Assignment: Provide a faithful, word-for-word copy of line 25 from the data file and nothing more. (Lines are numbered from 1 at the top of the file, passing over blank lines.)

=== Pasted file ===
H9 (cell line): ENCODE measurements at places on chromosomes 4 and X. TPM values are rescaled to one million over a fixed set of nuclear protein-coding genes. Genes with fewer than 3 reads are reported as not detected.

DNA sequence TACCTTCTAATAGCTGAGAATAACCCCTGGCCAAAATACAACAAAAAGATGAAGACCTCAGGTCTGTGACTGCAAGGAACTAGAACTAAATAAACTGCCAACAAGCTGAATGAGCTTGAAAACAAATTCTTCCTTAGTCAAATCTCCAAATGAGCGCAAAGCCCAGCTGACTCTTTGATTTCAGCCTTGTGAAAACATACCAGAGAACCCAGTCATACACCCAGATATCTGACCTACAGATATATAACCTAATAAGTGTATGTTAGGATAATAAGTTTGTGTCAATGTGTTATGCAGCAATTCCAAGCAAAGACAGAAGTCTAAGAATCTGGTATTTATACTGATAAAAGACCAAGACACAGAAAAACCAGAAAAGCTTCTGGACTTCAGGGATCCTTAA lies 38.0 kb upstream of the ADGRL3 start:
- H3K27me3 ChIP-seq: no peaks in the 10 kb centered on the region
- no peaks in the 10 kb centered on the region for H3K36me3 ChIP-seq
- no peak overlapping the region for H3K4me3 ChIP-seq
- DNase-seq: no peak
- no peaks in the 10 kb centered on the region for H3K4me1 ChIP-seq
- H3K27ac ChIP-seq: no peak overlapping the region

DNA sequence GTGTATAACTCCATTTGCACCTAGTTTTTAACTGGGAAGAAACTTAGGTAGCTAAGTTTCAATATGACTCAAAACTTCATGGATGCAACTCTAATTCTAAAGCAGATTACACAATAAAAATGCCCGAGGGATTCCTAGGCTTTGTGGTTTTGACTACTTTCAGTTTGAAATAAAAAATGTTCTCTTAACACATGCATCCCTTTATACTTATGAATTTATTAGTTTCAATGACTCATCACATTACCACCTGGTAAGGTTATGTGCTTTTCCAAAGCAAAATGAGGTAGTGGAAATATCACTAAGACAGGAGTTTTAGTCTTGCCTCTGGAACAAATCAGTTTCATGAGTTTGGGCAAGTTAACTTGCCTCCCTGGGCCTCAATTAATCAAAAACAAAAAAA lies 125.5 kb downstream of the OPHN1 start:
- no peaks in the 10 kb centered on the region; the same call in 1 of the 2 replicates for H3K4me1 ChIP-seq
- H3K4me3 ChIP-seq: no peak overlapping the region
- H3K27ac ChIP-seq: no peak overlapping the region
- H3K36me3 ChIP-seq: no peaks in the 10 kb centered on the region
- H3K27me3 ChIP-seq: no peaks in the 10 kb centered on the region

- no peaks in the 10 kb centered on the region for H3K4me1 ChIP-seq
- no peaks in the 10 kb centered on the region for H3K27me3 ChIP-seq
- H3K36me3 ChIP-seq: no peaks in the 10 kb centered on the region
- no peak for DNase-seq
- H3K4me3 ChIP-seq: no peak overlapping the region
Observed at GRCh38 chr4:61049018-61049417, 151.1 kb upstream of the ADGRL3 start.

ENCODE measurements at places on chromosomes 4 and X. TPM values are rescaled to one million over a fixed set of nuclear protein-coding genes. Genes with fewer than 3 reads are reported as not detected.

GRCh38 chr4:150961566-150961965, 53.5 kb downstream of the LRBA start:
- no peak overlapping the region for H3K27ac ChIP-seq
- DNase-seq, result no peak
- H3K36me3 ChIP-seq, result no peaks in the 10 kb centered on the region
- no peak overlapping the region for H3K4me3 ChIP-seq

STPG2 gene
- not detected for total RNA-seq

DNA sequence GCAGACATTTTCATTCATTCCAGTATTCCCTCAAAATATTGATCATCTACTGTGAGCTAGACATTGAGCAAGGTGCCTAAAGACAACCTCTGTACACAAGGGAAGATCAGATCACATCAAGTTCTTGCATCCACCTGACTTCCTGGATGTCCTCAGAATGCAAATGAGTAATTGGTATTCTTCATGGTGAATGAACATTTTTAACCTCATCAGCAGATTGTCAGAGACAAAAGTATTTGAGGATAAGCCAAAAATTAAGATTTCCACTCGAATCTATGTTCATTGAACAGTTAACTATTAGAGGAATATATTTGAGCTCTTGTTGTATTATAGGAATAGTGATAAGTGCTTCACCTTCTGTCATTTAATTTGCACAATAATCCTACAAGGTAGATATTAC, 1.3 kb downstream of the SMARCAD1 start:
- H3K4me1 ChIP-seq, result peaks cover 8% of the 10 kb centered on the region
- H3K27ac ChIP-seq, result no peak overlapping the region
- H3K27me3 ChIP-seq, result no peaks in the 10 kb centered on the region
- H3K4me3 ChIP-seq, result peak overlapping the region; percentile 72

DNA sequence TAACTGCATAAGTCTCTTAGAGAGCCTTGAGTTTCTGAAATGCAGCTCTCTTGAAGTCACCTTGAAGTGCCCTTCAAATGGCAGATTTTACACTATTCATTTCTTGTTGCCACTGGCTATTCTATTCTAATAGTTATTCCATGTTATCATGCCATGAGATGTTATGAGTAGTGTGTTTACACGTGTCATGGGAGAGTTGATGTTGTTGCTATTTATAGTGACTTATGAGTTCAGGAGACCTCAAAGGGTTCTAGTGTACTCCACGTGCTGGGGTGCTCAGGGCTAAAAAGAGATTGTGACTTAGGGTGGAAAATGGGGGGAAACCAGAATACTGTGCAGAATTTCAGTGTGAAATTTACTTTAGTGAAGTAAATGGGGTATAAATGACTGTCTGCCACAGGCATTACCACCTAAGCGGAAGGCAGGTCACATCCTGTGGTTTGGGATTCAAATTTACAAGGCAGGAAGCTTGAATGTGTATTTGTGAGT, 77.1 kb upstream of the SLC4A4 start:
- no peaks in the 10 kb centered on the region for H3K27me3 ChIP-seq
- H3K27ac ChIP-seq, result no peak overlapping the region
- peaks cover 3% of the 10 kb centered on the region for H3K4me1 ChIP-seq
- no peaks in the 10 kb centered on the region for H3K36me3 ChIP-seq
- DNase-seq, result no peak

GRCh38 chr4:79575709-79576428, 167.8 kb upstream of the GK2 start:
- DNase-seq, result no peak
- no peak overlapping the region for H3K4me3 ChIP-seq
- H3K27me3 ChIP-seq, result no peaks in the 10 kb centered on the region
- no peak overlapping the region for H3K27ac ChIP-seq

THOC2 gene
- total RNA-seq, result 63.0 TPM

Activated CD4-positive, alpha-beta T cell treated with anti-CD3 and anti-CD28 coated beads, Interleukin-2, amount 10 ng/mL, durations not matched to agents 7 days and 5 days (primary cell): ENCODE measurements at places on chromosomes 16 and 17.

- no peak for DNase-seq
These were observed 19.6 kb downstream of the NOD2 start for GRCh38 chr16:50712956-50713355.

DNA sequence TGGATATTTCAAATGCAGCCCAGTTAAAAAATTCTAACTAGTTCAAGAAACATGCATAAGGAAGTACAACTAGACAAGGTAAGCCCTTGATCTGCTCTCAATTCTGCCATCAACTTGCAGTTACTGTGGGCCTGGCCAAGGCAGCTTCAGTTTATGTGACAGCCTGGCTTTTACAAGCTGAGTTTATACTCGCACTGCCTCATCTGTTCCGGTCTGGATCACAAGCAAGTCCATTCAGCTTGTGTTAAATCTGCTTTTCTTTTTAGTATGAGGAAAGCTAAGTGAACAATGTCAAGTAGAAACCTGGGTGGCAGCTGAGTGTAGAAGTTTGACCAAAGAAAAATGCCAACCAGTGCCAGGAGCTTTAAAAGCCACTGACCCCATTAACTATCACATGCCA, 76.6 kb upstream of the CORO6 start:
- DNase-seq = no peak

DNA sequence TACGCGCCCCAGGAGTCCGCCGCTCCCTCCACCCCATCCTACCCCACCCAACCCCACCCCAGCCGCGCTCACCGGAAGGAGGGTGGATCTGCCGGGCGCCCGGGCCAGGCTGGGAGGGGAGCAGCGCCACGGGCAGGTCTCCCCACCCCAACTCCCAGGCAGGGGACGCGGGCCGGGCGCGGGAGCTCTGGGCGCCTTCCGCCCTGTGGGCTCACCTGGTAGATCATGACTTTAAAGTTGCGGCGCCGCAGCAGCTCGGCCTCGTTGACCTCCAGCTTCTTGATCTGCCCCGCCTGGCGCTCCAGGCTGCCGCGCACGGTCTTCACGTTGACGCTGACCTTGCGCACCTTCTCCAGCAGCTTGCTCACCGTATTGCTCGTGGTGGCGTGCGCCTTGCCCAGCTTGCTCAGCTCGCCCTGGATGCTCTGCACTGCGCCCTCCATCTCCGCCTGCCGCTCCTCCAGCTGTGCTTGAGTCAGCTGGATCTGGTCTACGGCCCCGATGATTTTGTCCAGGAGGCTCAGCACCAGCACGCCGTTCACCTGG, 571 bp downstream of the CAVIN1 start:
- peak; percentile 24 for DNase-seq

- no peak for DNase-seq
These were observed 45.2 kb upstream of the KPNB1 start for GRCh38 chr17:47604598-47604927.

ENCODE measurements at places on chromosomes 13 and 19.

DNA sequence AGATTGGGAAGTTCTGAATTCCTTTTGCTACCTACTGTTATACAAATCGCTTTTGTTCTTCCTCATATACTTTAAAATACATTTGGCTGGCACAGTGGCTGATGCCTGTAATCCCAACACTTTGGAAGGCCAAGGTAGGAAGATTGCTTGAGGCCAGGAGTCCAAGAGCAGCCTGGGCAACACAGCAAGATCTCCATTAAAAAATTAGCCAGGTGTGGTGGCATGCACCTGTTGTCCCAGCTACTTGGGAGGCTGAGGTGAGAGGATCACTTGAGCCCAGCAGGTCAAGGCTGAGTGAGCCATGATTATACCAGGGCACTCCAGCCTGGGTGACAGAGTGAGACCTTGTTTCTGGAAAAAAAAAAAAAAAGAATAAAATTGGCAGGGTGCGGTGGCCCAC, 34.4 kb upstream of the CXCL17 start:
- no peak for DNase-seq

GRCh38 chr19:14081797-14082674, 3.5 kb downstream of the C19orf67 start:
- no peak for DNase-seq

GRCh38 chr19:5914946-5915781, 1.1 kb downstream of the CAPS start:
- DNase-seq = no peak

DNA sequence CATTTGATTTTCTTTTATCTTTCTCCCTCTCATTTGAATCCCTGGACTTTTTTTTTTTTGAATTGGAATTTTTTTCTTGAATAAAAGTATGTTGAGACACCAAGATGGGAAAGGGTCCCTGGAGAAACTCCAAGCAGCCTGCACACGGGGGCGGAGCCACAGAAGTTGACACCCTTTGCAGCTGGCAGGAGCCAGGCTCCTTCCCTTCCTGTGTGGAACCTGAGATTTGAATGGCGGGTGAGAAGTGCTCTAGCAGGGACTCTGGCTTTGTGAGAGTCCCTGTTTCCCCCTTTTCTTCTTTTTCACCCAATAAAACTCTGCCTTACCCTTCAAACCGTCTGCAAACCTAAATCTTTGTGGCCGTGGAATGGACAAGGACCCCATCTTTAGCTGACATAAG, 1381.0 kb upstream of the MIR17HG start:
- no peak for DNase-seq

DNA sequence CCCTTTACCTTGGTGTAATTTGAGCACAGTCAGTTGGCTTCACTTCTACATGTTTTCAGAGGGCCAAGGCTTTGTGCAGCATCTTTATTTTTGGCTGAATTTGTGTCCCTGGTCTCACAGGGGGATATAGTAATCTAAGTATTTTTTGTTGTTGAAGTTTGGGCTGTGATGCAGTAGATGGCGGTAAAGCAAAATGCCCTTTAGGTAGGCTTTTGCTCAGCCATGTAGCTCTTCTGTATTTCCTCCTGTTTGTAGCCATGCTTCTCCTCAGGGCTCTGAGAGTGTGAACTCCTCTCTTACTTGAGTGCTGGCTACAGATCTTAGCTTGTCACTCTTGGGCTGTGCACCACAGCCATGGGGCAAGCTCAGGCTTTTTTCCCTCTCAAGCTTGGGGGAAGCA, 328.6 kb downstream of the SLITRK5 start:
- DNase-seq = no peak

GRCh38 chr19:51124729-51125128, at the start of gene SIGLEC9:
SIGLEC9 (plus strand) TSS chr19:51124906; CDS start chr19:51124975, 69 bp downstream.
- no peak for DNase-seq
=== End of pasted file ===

- H3K36me3 ChIP-seq, result no peaks in the 10 kb centered on the region